There are over 200 species that can be grown well in North America, this will be determined by your climate zone. Bamboo can add greenery to your garden during the winter, it can stabilize the soil of embankments and control the worst of erosion problems. This plant can provide privacy or wind screens and can be trimmed to the height you desire. Bamboo is not picky about soil conditions, but generally prefers a pH=7 or neutral soil. Most of the large bamboo, we grow, prefer several hours of direct sunlight. Many of the smaller bamboo, 20 feet or less, prefer partly shady growing conditions.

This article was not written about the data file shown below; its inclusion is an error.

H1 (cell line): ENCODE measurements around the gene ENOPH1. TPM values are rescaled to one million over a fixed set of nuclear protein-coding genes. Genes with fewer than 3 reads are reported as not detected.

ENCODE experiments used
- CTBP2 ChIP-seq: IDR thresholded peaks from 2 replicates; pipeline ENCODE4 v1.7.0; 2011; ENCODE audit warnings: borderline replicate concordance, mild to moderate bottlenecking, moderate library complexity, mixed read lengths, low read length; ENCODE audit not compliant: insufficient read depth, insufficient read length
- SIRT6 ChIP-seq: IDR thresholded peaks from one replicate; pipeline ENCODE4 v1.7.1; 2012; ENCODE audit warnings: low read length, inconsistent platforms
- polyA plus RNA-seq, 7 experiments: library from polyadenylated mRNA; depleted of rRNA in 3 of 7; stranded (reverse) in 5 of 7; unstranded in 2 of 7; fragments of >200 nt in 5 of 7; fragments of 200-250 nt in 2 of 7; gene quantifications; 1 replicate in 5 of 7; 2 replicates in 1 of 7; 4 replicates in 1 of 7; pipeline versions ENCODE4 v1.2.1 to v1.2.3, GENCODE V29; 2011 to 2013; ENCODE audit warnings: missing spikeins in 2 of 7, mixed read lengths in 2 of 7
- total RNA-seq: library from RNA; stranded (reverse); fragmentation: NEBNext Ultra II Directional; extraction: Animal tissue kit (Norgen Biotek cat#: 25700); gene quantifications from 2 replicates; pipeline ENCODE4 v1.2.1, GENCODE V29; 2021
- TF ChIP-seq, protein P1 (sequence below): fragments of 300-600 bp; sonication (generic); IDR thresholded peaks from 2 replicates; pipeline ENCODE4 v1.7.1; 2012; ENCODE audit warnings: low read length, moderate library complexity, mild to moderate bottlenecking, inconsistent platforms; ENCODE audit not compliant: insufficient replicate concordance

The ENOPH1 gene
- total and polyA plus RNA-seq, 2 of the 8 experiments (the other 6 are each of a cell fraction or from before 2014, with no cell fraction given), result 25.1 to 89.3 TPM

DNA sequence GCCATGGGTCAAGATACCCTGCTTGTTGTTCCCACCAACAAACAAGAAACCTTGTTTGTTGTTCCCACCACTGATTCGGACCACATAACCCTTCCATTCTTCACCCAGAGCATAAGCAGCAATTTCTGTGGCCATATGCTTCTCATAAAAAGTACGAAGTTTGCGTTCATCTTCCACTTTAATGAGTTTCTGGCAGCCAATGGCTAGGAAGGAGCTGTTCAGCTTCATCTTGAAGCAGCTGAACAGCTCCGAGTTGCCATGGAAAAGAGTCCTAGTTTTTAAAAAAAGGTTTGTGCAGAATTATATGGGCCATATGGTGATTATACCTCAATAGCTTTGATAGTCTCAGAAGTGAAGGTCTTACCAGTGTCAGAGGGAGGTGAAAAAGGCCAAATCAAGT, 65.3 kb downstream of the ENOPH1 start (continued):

The bamboo you start off with, should not be thought of as an individual plant but one that will become a colony. This colony or grove is mostly underground (80% of its mass). The culms or canes provide nourishment for the underground colony of rhizomes. These rhizomes are roots and are similar to the culms in appearance. They have nodes and internodes. The area between the nodes (swollen area) is the internodes. From the node area, new roots and rhizomes will grow. The increase of rhizome growth allows the bamboo to store nutrients and therefore, produce larger plants until a mature culm size is obtained through out the grove. The starter plant and smaller plants will begin to die off as the grove matures. An average cane will last about 10 years in a grove. Several years down the road you will have a grove or screen of mature size canes emerging each Spring and Summer.